It was on the second day that everything took off. Not only did the Americans go back to their schools and workplaces, two of the three sites above picked up my book and posted about it. The downloads quickly climbed into thousands. It was then that I have reached the tops of free best seller lists in my respective categories. I also learned the importance of Pixel of Ink, which didn’t go with my promo: all the books that overtook me on the way to the gold were the ones featured on PoI. I definitely need to get there next time.
The week after
What happened next was a week of euphoria. The sales picked up like crazy. In two days I sold more than in all of August. By yesterday the number trebled. On my best day I climbed to Top 50 in Historical Fantasy charts, and breached 9,000 in ASR. I started getting unsolicited reviews.
Even more importantly, the second volume, “The Warrior’s Soul”, until then pretty much neglected, started selling as well, and by Tuesday got into some of the best seller lists on its own. I now had two books on the Alternate History list. The KDP bump was definitely working.
It’s still too early to say how long this will last. The sales are still at a decent level – hard to tell if they’re rising or falling or staying mostly the same. My ASR has been fluctuating a bit more than my sales numbers do, although that may have to do with an experiment in changing one of the categories (what’s that old saying? If it ain’t broke, don’t fix it!). I’m still easily discoverable through Popularity rankings though (#6 on Alternate History, #33 on Historical Fantasy – Kindle Edition – at the time of writing) which, according to some, matters more than ASR.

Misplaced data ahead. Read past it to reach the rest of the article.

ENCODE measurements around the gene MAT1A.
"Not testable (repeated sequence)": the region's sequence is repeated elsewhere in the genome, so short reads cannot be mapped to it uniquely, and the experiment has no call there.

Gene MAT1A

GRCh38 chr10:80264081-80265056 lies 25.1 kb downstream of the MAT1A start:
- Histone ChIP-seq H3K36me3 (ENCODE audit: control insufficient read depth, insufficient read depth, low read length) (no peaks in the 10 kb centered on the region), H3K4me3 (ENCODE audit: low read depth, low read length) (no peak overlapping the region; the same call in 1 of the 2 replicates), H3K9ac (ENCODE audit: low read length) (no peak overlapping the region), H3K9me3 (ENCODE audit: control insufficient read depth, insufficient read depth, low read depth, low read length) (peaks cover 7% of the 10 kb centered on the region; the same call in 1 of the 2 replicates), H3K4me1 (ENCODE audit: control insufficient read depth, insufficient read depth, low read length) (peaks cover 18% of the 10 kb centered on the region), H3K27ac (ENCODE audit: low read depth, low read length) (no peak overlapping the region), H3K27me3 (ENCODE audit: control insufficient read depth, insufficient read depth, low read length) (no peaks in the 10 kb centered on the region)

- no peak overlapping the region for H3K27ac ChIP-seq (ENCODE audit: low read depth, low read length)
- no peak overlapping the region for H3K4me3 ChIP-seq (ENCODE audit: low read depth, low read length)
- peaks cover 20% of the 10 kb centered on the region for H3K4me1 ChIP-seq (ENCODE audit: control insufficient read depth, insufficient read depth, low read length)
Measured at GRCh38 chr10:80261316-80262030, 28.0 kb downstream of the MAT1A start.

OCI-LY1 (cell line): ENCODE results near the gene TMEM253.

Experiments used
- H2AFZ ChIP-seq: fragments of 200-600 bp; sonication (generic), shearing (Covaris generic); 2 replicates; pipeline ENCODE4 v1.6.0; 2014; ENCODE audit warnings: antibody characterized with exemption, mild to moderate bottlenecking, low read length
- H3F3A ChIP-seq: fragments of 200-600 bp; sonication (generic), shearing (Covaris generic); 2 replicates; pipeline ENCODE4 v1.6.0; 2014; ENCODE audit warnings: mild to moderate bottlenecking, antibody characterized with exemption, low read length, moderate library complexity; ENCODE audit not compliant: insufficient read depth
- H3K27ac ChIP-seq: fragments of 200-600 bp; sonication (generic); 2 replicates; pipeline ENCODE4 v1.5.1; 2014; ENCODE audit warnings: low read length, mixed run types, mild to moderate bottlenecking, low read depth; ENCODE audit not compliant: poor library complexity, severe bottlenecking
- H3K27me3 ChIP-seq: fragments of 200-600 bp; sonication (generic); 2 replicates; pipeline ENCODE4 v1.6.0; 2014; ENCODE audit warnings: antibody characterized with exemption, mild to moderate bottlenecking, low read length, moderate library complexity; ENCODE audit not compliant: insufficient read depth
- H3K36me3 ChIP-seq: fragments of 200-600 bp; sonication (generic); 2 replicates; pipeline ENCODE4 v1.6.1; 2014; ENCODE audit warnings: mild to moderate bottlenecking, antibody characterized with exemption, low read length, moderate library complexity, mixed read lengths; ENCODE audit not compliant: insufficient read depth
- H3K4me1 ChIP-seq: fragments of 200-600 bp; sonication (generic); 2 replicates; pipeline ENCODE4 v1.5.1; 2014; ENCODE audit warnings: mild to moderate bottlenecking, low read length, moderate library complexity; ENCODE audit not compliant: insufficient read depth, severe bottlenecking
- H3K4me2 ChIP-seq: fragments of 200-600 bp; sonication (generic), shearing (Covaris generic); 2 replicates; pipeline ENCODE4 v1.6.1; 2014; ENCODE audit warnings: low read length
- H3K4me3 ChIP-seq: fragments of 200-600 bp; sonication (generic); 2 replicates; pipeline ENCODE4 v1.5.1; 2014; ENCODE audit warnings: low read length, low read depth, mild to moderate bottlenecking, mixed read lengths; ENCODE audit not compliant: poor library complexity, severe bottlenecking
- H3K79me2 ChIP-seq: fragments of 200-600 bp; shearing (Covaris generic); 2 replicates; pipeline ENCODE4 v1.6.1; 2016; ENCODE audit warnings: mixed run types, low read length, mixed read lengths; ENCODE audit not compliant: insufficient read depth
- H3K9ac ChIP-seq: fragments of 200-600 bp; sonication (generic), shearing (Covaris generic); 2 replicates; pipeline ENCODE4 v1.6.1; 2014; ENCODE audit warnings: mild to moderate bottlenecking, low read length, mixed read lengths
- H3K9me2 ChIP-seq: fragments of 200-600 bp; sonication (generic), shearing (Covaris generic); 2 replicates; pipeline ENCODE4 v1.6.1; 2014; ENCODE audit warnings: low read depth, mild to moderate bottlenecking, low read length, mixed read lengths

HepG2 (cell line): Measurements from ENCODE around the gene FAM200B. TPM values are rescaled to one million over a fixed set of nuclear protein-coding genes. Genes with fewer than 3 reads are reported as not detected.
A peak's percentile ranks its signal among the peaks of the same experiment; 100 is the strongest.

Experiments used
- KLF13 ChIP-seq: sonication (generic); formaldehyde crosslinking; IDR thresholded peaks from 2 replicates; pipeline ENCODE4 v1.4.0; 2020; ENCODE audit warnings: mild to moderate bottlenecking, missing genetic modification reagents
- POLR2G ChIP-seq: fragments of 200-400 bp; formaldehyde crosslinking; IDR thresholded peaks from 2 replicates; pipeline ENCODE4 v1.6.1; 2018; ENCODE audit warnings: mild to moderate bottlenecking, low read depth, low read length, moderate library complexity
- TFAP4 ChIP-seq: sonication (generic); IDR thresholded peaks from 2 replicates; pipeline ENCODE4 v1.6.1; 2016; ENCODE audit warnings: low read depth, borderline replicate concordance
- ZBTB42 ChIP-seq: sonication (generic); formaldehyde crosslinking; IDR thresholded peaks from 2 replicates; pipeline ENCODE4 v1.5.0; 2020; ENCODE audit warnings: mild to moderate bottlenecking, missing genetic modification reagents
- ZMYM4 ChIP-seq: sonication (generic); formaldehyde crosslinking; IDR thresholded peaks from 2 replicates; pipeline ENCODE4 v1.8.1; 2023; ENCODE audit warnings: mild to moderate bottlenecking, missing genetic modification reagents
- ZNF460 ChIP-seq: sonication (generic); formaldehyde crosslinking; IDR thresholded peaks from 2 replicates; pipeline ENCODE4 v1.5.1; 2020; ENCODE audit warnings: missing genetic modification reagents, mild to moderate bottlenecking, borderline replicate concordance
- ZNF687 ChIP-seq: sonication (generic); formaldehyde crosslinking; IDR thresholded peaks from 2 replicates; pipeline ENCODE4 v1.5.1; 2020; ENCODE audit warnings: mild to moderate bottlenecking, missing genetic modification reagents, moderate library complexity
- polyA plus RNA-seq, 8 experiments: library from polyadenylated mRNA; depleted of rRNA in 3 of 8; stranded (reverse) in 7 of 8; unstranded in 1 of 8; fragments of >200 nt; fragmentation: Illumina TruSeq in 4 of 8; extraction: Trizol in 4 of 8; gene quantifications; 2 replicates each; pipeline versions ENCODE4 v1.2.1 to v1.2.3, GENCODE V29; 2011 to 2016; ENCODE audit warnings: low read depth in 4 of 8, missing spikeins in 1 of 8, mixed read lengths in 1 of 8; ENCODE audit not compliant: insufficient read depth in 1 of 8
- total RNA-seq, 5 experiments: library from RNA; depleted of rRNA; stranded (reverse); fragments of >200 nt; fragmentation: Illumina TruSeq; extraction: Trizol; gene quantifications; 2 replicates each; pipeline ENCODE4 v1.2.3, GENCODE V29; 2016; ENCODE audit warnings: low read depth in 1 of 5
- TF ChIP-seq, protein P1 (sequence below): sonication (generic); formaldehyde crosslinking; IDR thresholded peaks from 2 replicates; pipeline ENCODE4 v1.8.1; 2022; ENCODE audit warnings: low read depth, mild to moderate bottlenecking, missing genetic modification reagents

More importantly, even if all of this giddiness ends soon, I would never have dreamed of achieving these kinds of results in such a short time. In a matter of two days my book has gone from being virtually unknown, except to a few of my friends, to a best seller, overtaking on the way some famous names and titles in the genre. All this at a cost of a few thousand giveaways and 90 days of exclusivity.
So, is KDP Select worth it? That depends. If you have an already built-up network of friends and acquaintances who can bump you up to the top on the launch day, you may not need it. The increase I observed may be, possibly, replicated using other means. But if all you’ve got going for is a well-written book and nothing else – then it’s a damn effective tool.
The question now is, how to maintain the momentum. Do I even need to do anything – except writing and releasing more books – considering nothing I did before mattered? Will the books just keep on selling at the current level, or will it all suddenly die and I will have to think of something else? Only time will tell…
The following are ASR and sales charts for my two books, showing the before and after of KDP promotion:
A note on the reporting problem: My launch happened to come on the day when KDP reporting infamously broke. For almost a week we had no knowledge of the real numbers sold, mostly in Europe. Some download numbers continued to trickle into the report even yesterday. It does seem to be fixed now, but it had been a few nervous days for everyone using the system.